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Suicide Life Threat Behav. 2019 Apr 19. doi: 10.1111/sltb.12551. [Epub ahead of print]

Firearm Ownership and Capability for Suicide in Post-Deployment National Guard Service Members.

Author information

1
Department of Counseling Psychology, University of Wisconsin - Madison, Madison, WI, USA.
2
Department of Psychology, Louisiana State University, Baton Rouge, LA, USA.
3
VA Puget Sound Health Care System, Seattle, WA, USA.
4
William S. Middleton Memorial Veterans Hospital, Madison, WI, USA.
5
University of Southern Mississippi, Hattiesburg, MS, USA.
6
School of Medicine & Public Health, University of Wisconsin - Madison, Madison, WI, USA.

Abstract

OBJECTIVE:

National Guard service members demonstrate increased suicide risk relative to the civilian population. One potential mechanism for this increased risk may be familiarity with and access to firearms following deployment. This study examined the association between firearm ownership, reasons for ownership, and firearm familiarity with a widely studied suicide risk factor-capability for suicide-among National Guard service members.

METHOD:

Data were drawn from a cross-sectional survey of National Guard service members conducted immediately post-deployment in 2010. Service members (n = 2,292) completed measures of firearm ownership, firearm familiarity, and capability for suicide.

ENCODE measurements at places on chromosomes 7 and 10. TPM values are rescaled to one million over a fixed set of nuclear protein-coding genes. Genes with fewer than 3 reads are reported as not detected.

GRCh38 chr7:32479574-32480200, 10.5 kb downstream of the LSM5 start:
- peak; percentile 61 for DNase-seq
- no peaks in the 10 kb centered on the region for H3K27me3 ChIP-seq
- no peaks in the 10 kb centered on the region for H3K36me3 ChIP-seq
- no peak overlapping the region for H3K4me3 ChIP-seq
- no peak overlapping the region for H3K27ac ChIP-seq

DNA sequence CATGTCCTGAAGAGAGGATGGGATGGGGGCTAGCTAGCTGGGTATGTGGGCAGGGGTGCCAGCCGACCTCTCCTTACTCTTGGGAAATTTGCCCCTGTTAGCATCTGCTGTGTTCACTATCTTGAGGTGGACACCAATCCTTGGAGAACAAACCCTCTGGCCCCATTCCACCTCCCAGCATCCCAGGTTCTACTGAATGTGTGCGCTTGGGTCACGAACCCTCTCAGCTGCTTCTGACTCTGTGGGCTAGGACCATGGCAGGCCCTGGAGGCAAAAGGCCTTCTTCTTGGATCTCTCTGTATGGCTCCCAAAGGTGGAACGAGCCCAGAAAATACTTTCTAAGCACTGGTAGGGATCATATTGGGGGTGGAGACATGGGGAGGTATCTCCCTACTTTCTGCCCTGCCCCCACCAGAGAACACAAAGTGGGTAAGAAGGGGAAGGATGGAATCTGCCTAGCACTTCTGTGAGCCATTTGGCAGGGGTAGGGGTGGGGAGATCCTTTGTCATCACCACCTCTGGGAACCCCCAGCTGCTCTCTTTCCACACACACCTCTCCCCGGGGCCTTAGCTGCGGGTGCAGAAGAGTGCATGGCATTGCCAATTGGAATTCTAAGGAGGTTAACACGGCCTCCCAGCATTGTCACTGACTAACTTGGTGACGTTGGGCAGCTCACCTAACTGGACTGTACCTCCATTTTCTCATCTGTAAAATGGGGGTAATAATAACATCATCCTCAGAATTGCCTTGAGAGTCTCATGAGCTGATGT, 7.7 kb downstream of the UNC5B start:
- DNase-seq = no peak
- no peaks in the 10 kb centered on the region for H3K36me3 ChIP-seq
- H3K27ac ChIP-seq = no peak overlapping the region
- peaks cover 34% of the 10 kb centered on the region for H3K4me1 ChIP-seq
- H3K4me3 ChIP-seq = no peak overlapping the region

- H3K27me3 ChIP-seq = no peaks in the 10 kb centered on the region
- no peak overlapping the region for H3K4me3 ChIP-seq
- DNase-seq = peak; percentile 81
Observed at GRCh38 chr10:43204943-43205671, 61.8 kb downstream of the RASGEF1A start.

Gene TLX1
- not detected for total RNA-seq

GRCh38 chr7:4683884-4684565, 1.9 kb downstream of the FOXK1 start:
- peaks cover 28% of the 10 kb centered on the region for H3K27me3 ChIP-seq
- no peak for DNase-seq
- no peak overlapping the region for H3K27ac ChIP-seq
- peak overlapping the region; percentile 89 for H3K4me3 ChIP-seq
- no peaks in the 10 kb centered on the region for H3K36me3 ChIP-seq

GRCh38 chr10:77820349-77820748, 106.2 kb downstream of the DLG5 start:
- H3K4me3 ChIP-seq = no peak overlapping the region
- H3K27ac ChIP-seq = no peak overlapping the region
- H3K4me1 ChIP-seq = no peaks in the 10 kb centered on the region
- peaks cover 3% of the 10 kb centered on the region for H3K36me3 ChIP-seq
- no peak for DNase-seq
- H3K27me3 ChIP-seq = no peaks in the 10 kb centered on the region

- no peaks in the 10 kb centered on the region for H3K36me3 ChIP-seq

RESULTS:

Firearm ownership and increased firearm familiarity were associated with capability for suicide (d = 0.47 and r = .25, for firearm ownership and familiarity, respectively). When examined separately based on reason for ownership, owning a firearm for self-protection (d = 0.33) or owning a military weapon (d = 0.27) remained significantly associated with capability for suicide. In contrast, owning a firearm for hobby purposes did not (d = -0.07).

CONCLUSION:

Our findings support theories emphasizing practical aspects of suicide (e.g., three-step theory) and suggest that owning firearms, in particular for self-protection, along with familiarity using firearms may be associated with greater capability for suicide.

PMID:
31002425
DOI:
10.1111/sltb.12551

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